St. Paul's second imprisonment was much more severe than the first. In the previous one, though fettered to a Roman guard, he was allowed to stay in his own lodgings and was even permitted to receive all who came to him and preach the kingdom of God.1 Now, he is considered a "malefactor",2 a technical term which implied a heavier chaining and harsher treatment. To visit such a prisoner was no longer safe; it was to visit someone whom the emperor and his minions detested and who was guilty of a capital offense. Merely to be kind to such a man was fraught with political and personal dangers. One by one his friends abandoned him.3 Demas forsook him "for love of the present world"; Crescens departed for Galatia; and Titus, whom we could never suppose yielded to such unworthy fears, departed for Dalamtia, perhaps at the command of St. Paul. Only the noble and faithful St. Luke stayed with him.4 One bright spot that shone in the gloomy remembrance of the Apostle's second imprisonment was the friendly visit of Onesiphorus.5 The tone of intense gratitude that breathes through the verses that refer to him shows us what relief of spirit his brotherly kindness brought to St. Paul in his hour of need.6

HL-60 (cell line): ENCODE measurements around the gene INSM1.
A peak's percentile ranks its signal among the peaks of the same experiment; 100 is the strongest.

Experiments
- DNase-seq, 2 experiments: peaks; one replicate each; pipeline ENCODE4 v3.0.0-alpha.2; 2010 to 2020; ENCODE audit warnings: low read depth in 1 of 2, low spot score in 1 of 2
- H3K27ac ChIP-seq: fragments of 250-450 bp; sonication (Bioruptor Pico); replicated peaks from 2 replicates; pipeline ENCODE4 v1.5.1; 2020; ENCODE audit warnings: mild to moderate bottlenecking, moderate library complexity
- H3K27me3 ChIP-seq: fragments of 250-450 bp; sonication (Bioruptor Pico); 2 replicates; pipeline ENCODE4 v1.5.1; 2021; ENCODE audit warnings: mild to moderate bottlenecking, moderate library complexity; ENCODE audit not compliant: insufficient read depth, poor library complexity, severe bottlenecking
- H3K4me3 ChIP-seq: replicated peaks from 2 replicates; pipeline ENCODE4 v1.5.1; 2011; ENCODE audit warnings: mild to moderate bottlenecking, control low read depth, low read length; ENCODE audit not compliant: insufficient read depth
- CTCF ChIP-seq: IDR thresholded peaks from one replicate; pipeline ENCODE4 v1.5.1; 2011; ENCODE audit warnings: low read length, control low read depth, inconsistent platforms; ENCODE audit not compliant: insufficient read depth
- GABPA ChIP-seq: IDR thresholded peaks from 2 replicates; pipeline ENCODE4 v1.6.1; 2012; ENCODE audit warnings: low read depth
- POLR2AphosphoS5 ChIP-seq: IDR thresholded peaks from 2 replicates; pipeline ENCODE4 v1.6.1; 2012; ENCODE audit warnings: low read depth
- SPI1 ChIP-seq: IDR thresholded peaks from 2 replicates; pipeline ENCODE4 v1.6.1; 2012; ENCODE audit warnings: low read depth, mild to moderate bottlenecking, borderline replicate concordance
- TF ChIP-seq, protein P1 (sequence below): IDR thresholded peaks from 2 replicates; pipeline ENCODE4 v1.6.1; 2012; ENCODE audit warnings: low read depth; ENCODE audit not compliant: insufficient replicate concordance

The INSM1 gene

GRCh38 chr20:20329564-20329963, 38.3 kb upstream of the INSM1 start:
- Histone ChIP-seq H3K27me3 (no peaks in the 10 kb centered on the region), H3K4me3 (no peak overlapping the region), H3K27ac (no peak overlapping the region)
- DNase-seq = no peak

His cause finally came up for a first hearing before the Roman tribunal, and we have a brief account of it from his own pen: "At my first defense no one stood with me, but all forsook me. May it not be charged against them. But the Lord stood with me and strengthened me, so that the message might be preached fully through me, and that all the Gentiles might hear."7 Due to the intense peril of appearing in public as an acquaintance of the prisoner, he found no companion, no advocate, no patronus to speak on his behalf. But this might have been all the better for St. Paul; for he had a more powerful advocate, and more trustworthy intercessor to please his cause. The Lord Jesus "stood with him" and gave him all the strength he needed.